Absolutely. That’s essentially the pivot we’re trying to make at the end of this season, that narrowing of focus. The first words Elliot said to us in the pilot were about that top one percent. By the end of this season, he finally realizes who they are and he wants to target them. At the same time, I’ve always said this show is about Elliot’s internal and emotional journey. Vera hits that button, given the huge loss Elliot suffered in the first season — and really, I would say his only true connection we’ve seen in the show, his connection with Shayla. This absolutely brings clarity to Elliot’s mission moving forward into the next season.

Season two was told across twelve episodes, while season three (and season one) was told across ten episodes. Do you have a preferred episode length for the series?

Because every season is so idiosyncratic and specific to that stage of where we’re at in the story, I don’t think all of the seasons fit one size. The good thing we do in the writers’ room, with the support of the network, is we let the creative dictate those decisions. It’s all about how much story we have to tell and how efficient we can be at telling that story. That’s always the ultimate decision.

You have two seasons under your belt in which you directed every single episode. Are you still sane, for one, and will you continue to direct every episode moving forward?

I’m definitely insane. (Laughs.) But there are no plans for me changing that method. I guess the definition of insanity is repeating the same thing and expecting different results, right? So I’m going to keep repeating this. There are no plans for me vacating the director’s chair.

Season three’s fifth episode was presented in a single continuous shot. Looking forward, do you have ideas for how to top that episode in terms of form? Is it even possible?

It really comes from the episode, and the story we’re trying to tell in the episode. We never look at anything from the outside, asking ourselves what challenge we can bring to the story this season in terms of format, and then retrofitting a story into it. The challenges always come from where the story needs to go and has to go. What’s the best way to tell that story? Usually, because I have such an inventive and creative crew and writers’ room, we pick the hardest way to tell that story possible — but all because we get excited by the prospect of challenging ourselves and knowing that’s ultimately going to be the best way to tell that story. It tends to get decided in the writing phase, and the episodes tend to tell us how they want to be told. I look back and I notice a pattern where once every season, we do some sort of real format-breaking thing. But it’s honestly never intentional. It’s honestly never premeditated. It just always ends up being this one episode that wants to break the rules. Now it’s fun, especially at the start of a season in the writers’ room, thinking about which episode that’s going to be.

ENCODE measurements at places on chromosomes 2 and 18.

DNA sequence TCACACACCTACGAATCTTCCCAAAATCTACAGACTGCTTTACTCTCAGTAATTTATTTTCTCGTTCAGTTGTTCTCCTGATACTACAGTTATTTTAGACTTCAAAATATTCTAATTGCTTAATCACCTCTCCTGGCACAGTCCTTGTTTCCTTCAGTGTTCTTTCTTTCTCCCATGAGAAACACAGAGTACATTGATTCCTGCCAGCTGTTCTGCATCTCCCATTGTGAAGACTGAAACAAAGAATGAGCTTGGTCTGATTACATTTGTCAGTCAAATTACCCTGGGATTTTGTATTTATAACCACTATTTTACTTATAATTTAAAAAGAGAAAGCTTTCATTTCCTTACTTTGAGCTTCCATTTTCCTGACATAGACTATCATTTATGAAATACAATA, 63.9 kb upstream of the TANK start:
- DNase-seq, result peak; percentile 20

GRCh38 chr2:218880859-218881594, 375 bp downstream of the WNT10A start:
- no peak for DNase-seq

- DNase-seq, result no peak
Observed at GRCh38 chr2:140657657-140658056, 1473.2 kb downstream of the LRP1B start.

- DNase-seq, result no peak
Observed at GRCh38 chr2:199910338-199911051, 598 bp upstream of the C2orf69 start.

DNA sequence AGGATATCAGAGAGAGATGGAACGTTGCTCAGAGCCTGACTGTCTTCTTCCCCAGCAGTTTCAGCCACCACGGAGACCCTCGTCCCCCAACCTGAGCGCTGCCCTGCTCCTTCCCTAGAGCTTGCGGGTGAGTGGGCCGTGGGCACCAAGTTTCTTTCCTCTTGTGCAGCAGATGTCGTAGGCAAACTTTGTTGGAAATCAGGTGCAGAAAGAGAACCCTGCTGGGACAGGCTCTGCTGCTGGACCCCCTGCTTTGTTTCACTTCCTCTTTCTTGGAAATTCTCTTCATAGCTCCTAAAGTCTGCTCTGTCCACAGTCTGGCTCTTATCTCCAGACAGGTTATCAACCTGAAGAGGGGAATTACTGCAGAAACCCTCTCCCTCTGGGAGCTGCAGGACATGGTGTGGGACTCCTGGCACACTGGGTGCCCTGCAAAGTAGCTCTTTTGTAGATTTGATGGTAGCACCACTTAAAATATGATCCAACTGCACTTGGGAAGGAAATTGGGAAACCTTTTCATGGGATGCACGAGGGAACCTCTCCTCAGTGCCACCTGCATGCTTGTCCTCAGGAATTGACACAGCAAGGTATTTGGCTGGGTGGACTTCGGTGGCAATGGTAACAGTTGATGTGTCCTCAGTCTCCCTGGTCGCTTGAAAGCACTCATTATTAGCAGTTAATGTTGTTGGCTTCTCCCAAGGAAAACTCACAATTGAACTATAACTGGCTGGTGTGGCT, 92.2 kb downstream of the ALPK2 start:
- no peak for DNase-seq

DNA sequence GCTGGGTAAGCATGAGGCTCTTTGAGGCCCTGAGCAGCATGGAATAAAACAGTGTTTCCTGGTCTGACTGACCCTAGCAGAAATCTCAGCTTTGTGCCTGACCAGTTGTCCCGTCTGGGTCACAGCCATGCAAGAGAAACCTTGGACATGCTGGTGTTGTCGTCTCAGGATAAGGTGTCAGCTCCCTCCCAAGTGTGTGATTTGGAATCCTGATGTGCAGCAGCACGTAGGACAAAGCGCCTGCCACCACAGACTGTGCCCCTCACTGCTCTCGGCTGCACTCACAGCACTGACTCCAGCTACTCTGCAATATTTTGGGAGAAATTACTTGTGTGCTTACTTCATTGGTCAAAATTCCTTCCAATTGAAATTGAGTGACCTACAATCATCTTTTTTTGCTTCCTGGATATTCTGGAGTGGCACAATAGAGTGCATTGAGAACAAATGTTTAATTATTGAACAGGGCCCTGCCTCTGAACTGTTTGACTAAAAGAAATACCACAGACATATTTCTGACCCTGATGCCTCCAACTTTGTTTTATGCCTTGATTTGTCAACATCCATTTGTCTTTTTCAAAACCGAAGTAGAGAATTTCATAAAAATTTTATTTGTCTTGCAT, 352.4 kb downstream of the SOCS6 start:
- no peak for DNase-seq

Elliot and Robot’s relationship, or lack thereof, was a huge focus of the season. They are finally speaking again as of the finale. What were your goals in terms of the two sides of Elliot Alderson this season, which culminated in the reveal that as much as Robot exists within Elliot, there are traces of Elliot existing inside of Robot as well?

We’re continually evolving that relationship. Whenever I talk about Elliot’s emotional journey, it really is about this relationship with Mr. Robot, that needs to face its reckoning at some point. The ending of this season pivots them to working together as a team for the first time in a genuine way. There’s this realization that they are pieces of one whole, and it’s something we haven’t quite seen before, especially given the tumultuous relationship they had together in season two, and then here in season three when they didn’t speak with each other for basically the entire season. We’ve now finally brought them to a point where they can work together as a team — and dare I even say, integrate. 

Bobby Cannavale’s Irving walks away from the season alive, but also seemingly walks away from the Dark Army, at least for now. Will he return as a series regular next year?

I’ll leave it at this: I loved working with Bobby. He did such a phenomenal job, beyond my expectations, playing Irving. It was really fun to write for him. Nothing’s set in stone yet, but I would be excited to work with him again.

And you’re already working with him again soon, as he’s starring in your Amazon series Homecoming.

Yeah, absolutely. He’s a brilliant actor. Any chance and opportunity I have to work with him again, I’m going to take it, obviously.

How does Homecoming factor into your schedule in terms of what’s next for Mr. Robot?

Going back to what I said earlier, I’m going to have to plead insanity again, because I honestly have no idea yet. (Laughs.) I just know that I’m probably going to be working every single day for the next year. I hope I can come out of it as a sane person at some point. It’s a 2018 shoot, and we’re in prep right now. Production begins early sometime early next year.

What did you make of the Mr. Robot season finale, and what are your expectations now that Vera is back in the mix? Sound off in the comments below, and keep checking THR for more Mr. Robot news.